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From: Poetry with the Reds!




Ths oen I wrot a long whiel ago, but translatd it in past severl months. Mostl haev t know th historicl contxt of the poem to appreciat it, so Ill go ovre briefly - Samain (now generly spelld Samhain) was a harvst festivl and day of dead celebratd by pagan Irish. Proprly, Samhain day fals on Novembr 1st, whiel Samhain night wuold fall on 31st of Octobr, thogh in old tiems wuold hav been determind by th exact phas of th moon. Essntilly it is a tiem of great magick becuse th barriers betwen worlds aer said to temporarly drop, and it is time also to honour ancestors and thos who haev died. The Ulaid(Ulaidh) were an ancint peple in th area taht is now Ulster (Ulaidh in Iris h), probaly most notewrthy becuse of a demi-god who servd them, son of the god Lug, Cúchulainn. THers lot of stories of him, an ths poem I basd on a scene availble in oen version of th Wasting Sickness of Cúchulainn wth a ritual danc to driv away evil spirits an d such thngs in th tiem of Samhain. Hoep like it.


The Dance of Samain



The Ulaid gathered on Mag Murtheimne

In ancient days of glories now lost;

For an Assembly, on the Thirds

Of Samain, the Death Day.



Music there is of beauty dark,

Feasting on the earth's last children,

Sweet is the mead and intoxicated the dance

On Samain, the Death Day.


Thrice the days before the span,

Thrice the following cycles,

To watch and ward that nearest time

On Samain, the Death Day.


The men of Ulaid art all come,

Chariot-chieftains, heroes all,

To boast their feats and godly deeds

On Samain, the Death Day.


A bag of tongues each doth carry,

And reveal the tongues of their slain enemies;

The count of their honour is made on the Thirds

On Samain, the Death Day.


Their foes art sacrificed in the stone trough,

And blood is milked for they,

The men of Ulaid imbibe and at that time wax strong

On Samain, the Death Day.


The light doth die, Time doth die,

And the Síde open wide,

The gods come closer yet so too does old evil

On Samain, the Death Day.


The circle is made, and the Dance begins

In the deep watches of the night,

That dance to drive old evil away, in the flickering firelight

Of Samain, the Death Day.


The heroes of the Ulaid each in turn

Step forward for the Dance,

And naked dost they perform great feats for dread

Of Samain, the Death Day.


Cúchulainn then forward steps

Into the circle for His dance,

To fright the darkness and old evil away

Of Samain, the Death Day.


Cúchulainn, the god-boy, greatest among the Ulaid,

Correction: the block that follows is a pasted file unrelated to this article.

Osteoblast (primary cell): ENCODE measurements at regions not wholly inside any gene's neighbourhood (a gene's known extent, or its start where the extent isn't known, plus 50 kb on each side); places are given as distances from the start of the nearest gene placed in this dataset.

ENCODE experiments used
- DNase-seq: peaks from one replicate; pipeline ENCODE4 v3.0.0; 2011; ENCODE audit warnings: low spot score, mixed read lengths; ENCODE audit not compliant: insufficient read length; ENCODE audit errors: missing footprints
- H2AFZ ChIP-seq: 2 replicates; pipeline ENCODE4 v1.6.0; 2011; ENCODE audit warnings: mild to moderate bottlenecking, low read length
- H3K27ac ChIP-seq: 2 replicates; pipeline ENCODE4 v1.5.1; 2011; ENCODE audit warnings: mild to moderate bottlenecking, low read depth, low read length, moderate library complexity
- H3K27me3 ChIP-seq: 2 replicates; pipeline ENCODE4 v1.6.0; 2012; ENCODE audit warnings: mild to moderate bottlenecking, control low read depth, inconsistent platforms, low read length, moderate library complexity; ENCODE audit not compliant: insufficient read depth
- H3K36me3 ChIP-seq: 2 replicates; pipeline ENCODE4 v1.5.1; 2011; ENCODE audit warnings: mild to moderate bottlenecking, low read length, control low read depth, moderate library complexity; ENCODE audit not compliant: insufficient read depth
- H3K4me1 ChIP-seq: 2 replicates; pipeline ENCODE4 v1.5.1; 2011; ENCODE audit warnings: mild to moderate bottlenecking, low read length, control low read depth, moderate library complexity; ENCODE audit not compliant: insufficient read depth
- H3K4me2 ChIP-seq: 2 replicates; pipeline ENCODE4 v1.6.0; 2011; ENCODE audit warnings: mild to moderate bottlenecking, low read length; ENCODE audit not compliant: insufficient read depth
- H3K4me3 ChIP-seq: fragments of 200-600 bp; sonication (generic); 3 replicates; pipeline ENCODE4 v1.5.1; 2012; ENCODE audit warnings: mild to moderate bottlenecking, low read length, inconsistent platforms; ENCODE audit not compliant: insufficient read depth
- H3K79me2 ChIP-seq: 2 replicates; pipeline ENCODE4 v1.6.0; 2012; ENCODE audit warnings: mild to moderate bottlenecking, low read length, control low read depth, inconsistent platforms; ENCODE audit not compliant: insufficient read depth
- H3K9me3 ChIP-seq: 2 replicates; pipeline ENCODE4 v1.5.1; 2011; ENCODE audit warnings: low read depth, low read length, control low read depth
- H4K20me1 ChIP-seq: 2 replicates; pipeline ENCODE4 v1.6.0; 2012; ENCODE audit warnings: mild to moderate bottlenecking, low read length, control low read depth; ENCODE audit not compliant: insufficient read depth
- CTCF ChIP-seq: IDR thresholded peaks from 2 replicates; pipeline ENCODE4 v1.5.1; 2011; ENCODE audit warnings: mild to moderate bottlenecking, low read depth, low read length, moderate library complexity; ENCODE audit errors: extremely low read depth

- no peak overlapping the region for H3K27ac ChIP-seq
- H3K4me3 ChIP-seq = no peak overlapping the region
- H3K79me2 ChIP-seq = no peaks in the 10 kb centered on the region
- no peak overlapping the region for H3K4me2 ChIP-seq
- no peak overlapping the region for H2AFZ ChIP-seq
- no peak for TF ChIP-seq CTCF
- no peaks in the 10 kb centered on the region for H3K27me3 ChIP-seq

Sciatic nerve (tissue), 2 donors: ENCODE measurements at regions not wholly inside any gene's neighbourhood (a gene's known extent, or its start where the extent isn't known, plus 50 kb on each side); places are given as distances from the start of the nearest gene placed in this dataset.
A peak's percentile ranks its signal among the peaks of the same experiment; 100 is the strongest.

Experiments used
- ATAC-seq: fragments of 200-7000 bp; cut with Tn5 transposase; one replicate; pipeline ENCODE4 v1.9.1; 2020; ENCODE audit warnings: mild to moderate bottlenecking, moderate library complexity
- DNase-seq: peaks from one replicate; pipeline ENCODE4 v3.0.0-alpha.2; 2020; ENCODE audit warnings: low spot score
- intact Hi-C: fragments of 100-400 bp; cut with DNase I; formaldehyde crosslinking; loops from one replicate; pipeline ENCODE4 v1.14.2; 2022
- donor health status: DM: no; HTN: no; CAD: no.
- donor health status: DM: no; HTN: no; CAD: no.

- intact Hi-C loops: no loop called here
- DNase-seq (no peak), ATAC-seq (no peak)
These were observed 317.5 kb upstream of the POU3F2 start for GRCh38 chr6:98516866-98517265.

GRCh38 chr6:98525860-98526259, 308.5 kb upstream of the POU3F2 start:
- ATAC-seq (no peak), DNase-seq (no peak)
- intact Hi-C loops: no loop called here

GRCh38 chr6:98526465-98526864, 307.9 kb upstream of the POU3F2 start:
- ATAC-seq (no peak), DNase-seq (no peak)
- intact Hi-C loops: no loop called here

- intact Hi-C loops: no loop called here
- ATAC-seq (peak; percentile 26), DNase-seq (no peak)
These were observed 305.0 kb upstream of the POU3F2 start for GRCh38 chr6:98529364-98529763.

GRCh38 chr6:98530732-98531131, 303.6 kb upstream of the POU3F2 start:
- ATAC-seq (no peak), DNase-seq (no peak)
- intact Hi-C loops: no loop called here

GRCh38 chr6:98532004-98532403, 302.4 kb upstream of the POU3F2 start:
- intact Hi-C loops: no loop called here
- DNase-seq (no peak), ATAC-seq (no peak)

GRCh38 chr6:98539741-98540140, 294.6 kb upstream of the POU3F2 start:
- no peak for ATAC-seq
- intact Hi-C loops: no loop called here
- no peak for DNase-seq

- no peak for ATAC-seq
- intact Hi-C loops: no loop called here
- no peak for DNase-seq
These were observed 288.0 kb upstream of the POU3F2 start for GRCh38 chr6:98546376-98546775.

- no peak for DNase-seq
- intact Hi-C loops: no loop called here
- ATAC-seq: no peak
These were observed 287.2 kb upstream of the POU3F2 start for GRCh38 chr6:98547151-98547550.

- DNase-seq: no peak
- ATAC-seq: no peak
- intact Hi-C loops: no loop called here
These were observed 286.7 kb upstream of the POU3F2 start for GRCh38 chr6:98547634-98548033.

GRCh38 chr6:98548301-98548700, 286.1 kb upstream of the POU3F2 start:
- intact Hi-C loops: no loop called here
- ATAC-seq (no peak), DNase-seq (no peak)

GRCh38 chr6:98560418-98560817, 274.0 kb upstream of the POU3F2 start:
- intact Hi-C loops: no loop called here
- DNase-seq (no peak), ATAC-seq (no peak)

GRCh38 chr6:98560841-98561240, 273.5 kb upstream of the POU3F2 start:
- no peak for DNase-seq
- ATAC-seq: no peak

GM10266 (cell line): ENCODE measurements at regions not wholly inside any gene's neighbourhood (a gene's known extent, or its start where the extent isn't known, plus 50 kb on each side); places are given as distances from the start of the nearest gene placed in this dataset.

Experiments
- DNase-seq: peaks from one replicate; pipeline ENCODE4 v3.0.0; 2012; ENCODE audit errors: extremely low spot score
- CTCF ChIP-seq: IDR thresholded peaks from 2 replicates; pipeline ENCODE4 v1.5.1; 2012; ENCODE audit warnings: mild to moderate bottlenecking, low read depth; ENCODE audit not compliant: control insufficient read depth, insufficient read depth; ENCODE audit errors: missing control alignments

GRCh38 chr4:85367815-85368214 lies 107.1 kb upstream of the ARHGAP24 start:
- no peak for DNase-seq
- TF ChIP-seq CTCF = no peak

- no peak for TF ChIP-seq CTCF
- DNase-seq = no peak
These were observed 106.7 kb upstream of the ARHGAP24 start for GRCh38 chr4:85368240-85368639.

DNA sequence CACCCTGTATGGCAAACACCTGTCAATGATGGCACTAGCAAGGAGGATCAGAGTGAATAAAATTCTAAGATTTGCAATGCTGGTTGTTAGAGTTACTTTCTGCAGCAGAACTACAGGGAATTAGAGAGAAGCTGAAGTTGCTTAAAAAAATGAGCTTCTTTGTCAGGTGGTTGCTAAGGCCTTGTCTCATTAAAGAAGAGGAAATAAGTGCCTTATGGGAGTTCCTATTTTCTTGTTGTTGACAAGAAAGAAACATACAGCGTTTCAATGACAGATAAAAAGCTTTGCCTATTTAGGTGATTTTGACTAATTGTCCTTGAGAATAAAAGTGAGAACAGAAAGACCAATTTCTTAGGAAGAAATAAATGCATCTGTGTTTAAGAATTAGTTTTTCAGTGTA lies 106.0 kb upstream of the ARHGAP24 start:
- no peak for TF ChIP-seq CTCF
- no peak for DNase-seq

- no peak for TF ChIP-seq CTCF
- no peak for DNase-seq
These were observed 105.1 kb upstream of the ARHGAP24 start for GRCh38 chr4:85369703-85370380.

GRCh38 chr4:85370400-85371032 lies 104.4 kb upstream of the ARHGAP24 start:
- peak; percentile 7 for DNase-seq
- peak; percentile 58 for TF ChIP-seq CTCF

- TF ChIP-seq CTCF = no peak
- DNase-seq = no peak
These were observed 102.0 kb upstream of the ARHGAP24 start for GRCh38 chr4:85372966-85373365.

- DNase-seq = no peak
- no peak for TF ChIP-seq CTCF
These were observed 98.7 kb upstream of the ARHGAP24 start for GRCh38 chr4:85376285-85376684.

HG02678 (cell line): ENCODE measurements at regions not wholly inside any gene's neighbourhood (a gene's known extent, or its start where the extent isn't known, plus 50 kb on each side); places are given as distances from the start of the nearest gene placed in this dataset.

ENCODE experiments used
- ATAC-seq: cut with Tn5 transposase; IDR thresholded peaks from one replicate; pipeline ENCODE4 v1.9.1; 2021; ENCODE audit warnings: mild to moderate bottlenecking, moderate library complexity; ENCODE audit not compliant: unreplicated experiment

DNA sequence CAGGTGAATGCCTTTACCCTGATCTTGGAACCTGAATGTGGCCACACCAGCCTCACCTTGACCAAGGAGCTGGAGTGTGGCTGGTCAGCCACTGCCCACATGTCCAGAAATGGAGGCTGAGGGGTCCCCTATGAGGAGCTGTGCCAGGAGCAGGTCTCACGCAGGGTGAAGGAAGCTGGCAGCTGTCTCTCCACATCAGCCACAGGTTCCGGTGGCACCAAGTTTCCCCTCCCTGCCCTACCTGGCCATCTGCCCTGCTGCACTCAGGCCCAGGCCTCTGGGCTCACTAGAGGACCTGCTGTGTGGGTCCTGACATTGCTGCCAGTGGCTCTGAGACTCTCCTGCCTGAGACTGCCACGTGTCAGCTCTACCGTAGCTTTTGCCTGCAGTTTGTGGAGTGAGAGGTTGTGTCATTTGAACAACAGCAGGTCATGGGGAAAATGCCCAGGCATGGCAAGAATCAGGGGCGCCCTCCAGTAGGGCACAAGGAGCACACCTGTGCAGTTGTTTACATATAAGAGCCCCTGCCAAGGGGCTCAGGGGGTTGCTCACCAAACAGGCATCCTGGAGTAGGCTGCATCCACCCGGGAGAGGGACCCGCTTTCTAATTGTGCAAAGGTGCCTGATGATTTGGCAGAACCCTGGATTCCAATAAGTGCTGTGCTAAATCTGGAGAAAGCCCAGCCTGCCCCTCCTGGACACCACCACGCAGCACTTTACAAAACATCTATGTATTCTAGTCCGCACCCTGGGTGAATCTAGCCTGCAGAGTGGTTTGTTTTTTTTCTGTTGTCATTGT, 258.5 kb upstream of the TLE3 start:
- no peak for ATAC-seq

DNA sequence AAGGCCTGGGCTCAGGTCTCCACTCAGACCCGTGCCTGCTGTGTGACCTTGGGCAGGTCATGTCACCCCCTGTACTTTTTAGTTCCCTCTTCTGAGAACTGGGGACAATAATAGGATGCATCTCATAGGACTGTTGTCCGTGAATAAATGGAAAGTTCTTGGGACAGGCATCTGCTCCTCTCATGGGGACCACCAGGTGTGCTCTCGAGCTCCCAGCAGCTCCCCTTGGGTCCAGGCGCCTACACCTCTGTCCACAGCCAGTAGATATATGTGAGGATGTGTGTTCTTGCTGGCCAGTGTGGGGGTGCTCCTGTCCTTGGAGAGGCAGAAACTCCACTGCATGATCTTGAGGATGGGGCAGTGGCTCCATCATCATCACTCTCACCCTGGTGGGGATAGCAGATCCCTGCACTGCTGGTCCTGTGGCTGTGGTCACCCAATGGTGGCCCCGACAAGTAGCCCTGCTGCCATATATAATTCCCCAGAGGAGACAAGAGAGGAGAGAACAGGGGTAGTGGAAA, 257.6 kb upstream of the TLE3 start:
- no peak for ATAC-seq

Son of men and Son of Lug,

See Him dance in the Great Circle

Of Samain, the Death Day.


Women sigh at His beauty,

Triple-coloured His hair, Seven-pupilled His eyes,

God-tailed He is, Peerless His Dance

Of Samain, the Death Day.


A beardless boy is His appearance

But with bated breath the Ulaid watch,

For beguiling is His form, and slaughter is His fare

For Samain, the Death Day.


In eerie firelight doth He Begin His dance,

And as He proceeds, gigantic and monstrous grows His form,

For as Cúchulainn waxes, the old year dies

On Samain, the Death Day.


Flush with Foe-blood, the god-son roars,

And thunder His voice is –

On that darkest night, hear His ancient cry,

On Samain, the Death Day.


The ground screams and shakes mightily

Under the blows of His feet –

Seven toes on each foot break the ground

On Samain, the Death Day.


All the hairs of his head and tail stand on end,

And like torches they light with flame;

Aglow in the night, Cúchulainn dances

On Samain, the Death Day.


The Belly Spear He wields, tearer of thousands;

In seven toes of one foot He grasps it

And lightning rends the earth where He strikes with it

On Samain, the Death Day.


The earth bleeds under Him, the night is torn by lightning;

A flame light beats back the darkness;

As Cúchulainn dances, Time writhes in its death

On Samain, the Death Day.


Terror is His only garb, and before His roars

Fell monsters shake and flee,

And even the gods wonder in fear of Him

On Samain, the Death Day.


Then doth Cúchulainn return to His size,

And the night closes back around Him.

And triumphant is His shout

On Samain, the Death Day.


Nought to tell the terror which that god-boy inspired,

But the dread glance of the Ulaid

And the ruin He there left on Mag Murtheimne

On Samain, the Death Day.


Banish the greatest destruction,

Feast and grow on Time’s Death,

Of honour and great deeds recount

On Samain, the Death Day.



Source: Poetry with the Reds!


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